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 RR8. Endovascular and Open Repair of Ruptured Infrarenal Abdominal Aortic Aneurysm Experience in a U.S. Tertiary Care Center

Luigi Pascarella, Richard McCann, Matthew A. Schechter, Leila Mureebe
Duke University Hospital, Durham, NC.

OBJECTIVES: The mortality of ruptured infrarenal abdominal aortic aneurysms (rAAA) is as high as 70%. Loss of consciousness and systolic blood pressure on presentation of less than 80mmHg are the most important predictors of mortality after emergent open repair (OR). Endovascular repair of abdominal aortic aneurysm (EVAR) has reduced short-term operative mortality and morbidity for elective abdominal aortic aneurysm repair and many have advocated for wider application of EVAR for rAAA. The objective of this study is to compare our experience with OR and EVAR management of rAAA.
METHODS: A retrospective review of all rAAA presenting to our institution from 2000-2011 was performed. Patients were grouped based on the surgical approach taken (OR or EVAR). Demographics, co-morbidities, mortality and morbidity rates were compared. Statistical analyses were conducted with Stata, version 12.
RESULTS: One hundred forty-five patients presented with rAAA over the study period. Twenty-two percent of patients underwent EVAR, 64% underwent OR and 14% declined repair. A preoperative computed tomography scan was available in 99 patients. Only one patient (0.69%) required conversion to OR from EVAR. There was no statistical difference in 30-day (EVAR: 25%, OR40%, p=0.12) and 1-year (EVAR: 31.25%, OR45.74% p=0.5) mortality rates. Morbidity was 78% in the EVAR and 75% in OR group. Respiratory failure and abdominal compartment syndrome were the major complications in the patients undergoing EVAR, while respiratory and renal failure were most common in the patients undergoing OR.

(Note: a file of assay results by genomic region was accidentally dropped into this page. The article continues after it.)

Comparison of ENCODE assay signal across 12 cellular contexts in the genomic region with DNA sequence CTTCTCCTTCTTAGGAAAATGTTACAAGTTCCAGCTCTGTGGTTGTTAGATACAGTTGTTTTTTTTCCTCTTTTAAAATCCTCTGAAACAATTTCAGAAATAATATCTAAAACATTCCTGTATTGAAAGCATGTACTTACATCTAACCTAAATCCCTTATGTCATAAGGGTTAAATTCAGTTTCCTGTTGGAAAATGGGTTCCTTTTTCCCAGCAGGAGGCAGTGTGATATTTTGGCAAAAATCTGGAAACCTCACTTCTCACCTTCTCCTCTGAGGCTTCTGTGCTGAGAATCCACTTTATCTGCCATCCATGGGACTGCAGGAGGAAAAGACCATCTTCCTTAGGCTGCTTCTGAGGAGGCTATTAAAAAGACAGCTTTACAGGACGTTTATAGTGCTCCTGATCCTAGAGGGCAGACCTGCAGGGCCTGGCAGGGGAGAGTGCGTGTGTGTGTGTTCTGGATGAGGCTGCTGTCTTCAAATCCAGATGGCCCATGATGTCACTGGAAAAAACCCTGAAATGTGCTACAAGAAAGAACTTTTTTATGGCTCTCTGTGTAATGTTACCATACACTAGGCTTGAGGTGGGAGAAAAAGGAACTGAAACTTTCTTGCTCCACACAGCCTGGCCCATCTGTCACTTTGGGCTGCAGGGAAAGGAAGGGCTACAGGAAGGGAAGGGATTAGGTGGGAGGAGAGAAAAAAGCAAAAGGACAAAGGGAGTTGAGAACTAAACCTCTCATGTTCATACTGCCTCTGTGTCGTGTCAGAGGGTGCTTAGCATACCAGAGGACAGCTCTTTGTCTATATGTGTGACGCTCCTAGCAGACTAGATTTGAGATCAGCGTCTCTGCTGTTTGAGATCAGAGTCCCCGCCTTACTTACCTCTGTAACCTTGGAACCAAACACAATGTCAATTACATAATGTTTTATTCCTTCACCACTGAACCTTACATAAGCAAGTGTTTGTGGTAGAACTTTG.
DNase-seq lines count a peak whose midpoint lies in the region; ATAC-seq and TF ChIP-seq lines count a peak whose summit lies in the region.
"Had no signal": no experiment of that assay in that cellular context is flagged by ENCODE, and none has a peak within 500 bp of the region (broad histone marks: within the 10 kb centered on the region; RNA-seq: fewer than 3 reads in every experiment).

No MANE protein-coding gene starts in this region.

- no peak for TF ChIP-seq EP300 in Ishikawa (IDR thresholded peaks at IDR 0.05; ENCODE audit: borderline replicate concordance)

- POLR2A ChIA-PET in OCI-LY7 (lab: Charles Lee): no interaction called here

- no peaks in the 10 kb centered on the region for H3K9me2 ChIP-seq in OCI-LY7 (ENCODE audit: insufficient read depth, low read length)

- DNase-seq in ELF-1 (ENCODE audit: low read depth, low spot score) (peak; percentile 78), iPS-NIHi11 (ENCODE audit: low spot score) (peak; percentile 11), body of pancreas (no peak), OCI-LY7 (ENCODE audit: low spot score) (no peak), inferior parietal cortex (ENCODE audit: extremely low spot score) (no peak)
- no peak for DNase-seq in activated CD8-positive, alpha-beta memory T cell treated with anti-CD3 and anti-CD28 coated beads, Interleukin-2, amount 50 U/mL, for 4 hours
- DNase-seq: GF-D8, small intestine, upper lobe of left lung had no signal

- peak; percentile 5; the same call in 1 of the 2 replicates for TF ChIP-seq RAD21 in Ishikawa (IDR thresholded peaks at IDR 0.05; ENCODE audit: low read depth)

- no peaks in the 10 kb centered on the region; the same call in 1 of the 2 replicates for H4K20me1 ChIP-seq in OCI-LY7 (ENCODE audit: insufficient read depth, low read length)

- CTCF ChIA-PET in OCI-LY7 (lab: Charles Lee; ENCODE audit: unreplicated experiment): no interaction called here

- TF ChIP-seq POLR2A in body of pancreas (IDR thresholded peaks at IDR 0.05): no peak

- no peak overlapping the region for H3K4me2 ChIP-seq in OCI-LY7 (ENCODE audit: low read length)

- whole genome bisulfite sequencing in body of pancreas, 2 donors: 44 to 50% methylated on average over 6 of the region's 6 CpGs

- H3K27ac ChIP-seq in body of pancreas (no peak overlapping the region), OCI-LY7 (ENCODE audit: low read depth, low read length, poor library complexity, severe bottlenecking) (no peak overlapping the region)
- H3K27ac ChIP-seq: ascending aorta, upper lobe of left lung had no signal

CONCLUSIONS: In contrast to recently published series, this review shows no difference in clinical outcome between EVAR and OR in the treatment of rAAA. The comorbidities and the clinical status of the patient upon arrival to the hospital remain the most important prognostic predictors of morbidity and mortality. Until randomized trial data are available, these results lead us to pursue EVAR for rAAA in stable patients with favorable anatomy rather than a more universal approach.
AUTHOR DISCLOSURES: R. McCann: Nothing to disclose; L. Mureebe: Nothing to disclose; L. Pascarella: Nothing to disclose; M. A. Schechter: Nothing to disclose.
Posted April 2013

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